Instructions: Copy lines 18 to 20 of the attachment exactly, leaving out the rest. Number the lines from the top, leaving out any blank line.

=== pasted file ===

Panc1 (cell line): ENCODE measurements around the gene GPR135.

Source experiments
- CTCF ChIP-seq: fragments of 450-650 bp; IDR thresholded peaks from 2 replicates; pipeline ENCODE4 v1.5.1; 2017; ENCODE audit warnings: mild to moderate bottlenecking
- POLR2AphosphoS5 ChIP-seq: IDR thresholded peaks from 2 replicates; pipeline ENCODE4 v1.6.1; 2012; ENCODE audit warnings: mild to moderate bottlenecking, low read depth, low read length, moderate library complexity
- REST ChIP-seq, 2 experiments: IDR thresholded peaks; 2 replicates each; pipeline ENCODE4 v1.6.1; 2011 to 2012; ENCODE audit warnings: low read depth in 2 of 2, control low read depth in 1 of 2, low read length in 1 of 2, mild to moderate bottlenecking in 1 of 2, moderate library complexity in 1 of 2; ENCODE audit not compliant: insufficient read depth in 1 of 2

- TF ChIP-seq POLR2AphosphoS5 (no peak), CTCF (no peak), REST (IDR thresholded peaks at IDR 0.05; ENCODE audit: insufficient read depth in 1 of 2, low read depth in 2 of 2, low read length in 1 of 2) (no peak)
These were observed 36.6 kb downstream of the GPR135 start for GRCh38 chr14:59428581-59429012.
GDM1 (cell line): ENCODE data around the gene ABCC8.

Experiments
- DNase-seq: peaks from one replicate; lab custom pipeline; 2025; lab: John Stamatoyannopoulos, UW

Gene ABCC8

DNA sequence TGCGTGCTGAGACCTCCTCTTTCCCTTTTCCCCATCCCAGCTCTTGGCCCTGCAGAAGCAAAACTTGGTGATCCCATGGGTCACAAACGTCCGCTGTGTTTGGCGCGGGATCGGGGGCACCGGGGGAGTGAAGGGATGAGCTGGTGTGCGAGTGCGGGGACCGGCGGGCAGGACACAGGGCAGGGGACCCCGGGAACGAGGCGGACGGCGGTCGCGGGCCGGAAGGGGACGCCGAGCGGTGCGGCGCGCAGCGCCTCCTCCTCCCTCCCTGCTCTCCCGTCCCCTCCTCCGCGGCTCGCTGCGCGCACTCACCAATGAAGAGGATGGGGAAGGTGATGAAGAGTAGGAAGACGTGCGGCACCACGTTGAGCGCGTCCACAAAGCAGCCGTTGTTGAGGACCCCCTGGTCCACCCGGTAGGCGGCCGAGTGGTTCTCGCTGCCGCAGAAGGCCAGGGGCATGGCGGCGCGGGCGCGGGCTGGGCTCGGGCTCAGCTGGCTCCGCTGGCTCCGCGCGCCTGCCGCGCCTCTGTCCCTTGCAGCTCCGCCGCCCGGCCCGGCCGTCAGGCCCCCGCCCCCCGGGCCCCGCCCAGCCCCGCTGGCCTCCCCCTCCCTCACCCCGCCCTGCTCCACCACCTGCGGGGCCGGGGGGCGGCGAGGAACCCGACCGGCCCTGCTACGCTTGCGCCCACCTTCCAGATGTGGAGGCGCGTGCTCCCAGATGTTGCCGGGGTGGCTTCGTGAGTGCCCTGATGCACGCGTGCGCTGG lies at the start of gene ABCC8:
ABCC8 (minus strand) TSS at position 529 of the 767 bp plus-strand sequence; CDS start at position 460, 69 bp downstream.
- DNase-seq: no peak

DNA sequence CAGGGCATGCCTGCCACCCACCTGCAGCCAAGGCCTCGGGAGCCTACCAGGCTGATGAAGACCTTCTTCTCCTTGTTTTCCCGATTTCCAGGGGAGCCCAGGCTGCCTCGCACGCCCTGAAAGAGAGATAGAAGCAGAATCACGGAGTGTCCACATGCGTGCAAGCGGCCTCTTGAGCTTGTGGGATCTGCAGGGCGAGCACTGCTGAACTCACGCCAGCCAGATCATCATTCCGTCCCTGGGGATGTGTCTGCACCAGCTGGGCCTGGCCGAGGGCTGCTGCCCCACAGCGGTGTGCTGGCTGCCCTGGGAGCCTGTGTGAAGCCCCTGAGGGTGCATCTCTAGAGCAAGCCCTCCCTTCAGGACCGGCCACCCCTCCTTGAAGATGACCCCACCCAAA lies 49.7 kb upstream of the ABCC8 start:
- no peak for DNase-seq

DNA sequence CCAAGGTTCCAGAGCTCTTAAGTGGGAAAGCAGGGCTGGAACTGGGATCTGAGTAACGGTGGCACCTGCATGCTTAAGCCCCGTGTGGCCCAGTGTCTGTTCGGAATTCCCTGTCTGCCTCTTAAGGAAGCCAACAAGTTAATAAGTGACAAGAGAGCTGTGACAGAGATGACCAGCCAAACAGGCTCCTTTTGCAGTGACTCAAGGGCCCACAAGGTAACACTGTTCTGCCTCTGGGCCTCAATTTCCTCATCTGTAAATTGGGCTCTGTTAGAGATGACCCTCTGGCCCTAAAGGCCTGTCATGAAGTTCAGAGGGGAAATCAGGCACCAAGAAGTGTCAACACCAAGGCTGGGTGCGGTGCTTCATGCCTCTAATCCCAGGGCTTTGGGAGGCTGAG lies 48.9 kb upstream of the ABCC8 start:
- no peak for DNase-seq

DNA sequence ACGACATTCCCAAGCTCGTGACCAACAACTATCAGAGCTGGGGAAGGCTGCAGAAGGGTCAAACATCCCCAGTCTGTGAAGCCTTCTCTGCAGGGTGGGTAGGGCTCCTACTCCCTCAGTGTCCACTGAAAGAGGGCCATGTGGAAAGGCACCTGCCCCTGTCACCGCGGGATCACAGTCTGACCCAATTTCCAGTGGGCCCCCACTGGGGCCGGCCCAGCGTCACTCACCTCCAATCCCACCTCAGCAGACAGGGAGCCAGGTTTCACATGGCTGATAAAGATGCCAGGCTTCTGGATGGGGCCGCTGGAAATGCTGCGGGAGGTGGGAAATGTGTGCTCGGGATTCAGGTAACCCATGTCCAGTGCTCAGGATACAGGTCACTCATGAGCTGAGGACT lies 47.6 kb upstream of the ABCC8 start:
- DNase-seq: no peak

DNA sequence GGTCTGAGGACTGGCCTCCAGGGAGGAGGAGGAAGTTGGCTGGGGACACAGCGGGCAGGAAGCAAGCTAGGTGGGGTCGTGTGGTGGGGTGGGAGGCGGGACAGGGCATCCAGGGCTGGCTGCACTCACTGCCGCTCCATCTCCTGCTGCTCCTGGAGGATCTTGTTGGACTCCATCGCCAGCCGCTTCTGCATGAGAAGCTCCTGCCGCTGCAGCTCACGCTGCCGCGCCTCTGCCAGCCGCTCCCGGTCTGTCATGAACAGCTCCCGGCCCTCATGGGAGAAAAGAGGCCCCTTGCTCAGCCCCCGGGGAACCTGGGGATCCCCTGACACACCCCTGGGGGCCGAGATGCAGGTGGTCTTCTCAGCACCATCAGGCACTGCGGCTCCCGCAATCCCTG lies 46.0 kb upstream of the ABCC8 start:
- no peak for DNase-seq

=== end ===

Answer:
- no peak for DNase-seq

DNA sequence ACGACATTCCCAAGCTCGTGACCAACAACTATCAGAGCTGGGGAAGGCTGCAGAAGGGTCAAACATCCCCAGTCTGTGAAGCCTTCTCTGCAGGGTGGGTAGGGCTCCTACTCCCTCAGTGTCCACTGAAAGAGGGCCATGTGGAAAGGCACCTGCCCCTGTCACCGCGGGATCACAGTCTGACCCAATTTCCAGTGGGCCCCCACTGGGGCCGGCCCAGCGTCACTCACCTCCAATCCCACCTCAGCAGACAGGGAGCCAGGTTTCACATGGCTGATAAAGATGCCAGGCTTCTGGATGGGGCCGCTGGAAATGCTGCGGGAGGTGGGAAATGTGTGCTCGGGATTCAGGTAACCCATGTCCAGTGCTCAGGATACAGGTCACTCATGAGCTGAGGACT lies 47.6 kb upstream of the ABCC8 start:
- DNase-seq: no peak